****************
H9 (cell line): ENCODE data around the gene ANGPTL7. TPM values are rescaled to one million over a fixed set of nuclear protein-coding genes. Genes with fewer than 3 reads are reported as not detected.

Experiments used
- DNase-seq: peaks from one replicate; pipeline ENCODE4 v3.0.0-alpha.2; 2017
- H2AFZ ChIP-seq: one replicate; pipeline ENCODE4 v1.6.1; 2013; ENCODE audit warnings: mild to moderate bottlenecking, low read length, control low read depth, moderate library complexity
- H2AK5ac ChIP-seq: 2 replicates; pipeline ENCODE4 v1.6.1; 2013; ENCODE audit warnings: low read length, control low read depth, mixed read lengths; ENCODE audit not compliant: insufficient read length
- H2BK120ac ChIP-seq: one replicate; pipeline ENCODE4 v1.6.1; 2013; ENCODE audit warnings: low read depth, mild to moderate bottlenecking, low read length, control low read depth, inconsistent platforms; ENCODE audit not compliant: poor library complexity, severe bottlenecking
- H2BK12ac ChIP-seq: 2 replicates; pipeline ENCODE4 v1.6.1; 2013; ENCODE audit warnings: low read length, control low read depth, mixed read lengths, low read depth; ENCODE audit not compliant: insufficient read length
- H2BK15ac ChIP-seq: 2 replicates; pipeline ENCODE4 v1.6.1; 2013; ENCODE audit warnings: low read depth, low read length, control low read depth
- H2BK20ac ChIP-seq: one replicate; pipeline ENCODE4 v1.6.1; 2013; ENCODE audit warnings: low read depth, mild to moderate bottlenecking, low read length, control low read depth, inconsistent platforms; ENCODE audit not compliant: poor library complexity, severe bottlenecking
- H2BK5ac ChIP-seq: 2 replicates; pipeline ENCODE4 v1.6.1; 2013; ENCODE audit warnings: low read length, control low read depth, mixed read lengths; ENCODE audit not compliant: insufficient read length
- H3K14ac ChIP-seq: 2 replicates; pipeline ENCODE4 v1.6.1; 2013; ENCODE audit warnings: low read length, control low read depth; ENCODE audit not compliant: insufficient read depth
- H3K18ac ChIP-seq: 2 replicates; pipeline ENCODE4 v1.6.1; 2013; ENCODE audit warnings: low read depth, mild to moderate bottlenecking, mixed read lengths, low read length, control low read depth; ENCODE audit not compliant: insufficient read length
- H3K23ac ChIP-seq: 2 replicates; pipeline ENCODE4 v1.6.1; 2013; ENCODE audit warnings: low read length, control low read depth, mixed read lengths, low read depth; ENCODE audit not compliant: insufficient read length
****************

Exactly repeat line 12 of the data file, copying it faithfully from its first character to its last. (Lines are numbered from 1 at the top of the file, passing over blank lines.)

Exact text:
- H3K18ac ChIP-seq: 2 replicates; pipeline ENCODE4 v1.6.1; 2013; ENCODE audit warnings: low read depth, mild to moderate bottlenecking, mixed read lengths, low read length, control low read depth; ENCODE audit not compliant: insufficient read length